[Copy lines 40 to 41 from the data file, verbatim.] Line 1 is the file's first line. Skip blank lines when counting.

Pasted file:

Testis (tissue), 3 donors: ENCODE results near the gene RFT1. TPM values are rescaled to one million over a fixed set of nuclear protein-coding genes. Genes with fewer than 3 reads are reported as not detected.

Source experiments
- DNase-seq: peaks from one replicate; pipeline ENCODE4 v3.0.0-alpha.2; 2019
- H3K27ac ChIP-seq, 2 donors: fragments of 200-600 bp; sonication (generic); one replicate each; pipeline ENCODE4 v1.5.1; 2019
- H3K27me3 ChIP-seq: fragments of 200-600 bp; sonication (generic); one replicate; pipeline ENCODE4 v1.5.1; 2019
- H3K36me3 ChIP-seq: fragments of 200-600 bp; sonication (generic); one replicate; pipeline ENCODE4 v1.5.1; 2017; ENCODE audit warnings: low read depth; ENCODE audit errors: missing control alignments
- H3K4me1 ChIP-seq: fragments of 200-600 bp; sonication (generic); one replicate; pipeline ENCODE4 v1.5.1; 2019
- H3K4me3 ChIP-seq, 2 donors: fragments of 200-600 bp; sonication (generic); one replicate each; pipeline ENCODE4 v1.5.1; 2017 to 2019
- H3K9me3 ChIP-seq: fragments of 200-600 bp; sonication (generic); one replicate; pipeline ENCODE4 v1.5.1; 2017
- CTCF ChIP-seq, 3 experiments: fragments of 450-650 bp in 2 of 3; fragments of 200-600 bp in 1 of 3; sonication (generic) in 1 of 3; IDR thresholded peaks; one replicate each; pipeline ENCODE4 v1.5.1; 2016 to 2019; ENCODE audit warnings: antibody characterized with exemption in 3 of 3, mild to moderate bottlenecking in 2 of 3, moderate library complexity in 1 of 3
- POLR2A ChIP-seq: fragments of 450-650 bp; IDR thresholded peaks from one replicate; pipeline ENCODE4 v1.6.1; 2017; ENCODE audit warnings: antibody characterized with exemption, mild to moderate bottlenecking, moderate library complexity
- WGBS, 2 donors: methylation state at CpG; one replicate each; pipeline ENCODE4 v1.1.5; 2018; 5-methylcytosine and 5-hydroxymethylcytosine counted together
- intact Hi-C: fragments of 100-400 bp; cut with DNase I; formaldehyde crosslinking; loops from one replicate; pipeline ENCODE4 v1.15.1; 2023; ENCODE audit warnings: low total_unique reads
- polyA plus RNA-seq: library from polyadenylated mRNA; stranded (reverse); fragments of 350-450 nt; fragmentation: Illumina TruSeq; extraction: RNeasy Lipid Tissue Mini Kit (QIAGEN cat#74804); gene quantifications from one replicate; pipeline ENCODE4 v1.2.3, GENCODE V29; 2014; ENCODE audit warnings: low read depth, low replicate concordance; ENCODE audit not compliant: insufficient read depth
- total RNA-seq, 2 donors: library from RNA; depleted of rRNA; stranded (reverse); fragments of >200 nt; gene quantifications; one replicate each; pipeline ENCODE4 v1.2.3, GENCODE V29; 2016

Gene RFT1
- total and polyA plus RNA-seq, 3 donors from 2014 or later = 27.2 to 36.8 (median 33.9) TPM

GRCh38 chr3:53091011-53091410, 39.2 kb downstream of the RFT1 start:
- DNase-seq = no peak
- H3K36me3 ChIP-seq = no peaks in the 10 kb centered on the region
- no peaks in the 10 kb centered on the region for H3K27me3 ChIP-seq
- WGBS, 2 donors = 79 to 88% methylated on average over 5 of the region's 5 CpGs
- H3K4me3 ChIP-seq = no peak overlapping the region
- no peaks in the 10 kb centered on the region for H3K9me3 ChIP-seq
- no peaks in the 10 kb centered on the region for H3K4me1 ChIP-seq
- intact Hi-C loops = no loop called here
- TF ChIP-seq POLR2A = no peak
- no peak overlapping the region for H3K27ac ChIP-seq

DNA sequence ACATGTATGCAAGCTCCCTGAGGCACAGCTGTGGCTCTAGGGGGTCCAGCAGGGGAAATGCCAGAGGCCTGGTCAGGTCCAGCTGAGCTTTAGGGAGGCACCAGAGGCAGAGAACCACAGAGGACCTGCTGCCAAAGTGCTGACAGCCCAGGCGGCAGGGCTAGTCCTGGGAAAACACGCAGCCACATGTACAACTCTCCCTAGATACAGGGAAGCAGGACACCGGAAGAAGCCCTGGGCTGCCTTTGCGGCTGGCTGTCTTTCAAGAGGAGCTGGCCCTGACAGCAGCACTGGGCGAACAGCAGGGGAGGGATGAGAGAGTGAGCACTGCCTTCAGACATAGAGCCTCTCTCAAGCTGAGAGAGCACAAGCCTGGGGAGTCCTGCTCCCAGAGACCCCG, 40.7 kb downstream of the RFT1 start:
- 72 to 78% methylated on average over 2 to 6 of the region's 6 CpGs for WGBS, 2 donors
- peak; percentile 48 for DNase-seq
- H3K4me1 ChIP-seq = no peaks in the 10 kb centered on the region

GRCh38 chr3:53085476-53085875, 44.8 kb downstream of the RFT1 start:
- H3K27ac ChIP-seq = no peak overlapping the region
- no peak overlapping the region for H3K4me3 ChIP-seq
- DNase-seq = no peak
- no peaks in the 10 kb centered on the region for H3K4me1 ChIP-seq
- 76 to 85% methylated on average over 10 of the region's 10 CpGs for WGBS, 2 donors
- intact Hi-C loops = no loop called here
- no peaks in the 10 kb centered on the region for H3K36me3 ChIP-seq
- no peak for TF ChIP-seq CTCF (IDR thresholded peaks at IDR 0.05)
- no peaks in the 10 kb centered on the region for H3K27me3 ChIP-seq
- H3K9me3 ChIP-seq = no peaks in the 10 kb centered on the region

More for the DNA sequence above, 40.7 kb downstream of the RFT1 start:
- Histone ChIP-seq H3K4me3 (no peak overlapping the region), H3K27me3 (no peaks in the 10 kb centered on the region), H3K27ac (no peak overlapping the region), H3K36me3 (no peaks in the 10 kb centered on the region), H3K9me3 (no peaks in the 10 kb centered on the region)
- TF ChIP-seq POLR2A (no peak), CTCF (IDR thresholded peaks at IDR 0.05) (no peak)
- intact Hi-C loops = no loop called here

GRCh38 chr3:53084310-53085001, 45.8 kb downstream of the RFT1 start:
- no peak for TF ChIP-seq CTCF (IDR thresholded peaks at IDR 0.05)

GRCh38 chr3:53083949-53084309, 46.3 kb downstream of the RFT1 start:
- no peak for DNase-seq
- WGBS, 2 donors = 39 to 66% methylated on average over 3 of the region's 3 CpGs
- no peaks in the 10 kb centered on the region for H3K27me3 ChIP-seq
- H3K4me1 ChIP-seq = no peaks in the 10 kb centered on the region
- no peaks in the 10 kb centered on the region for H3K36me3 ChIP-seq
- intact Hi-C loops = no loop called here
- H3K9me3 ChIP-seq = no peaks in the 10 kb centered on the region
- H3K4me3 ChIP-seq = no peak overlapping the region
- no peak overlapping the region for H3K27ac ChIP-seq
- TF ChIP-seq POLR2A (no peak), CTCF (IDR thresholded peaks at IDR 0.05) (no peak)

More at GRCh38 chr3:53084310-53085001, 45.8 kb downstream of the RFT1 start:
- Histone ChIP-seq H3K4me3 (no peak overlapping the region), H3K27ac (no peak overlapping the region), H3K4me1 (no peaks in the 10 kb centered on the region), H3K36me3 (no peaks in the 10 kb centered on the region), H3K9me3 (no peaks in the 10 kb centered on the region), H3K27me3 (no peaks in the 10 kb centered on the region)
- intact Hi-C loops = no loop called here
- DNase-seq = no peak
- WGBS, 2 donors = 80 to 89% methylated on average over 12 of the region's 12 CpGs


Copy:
- no peaks in the 10 kb centered on the region for H3K36me3 ChIP-seq
- no peak for TF ChIP-seq CTCF (IDR thresholded peaks at IDR 0.05)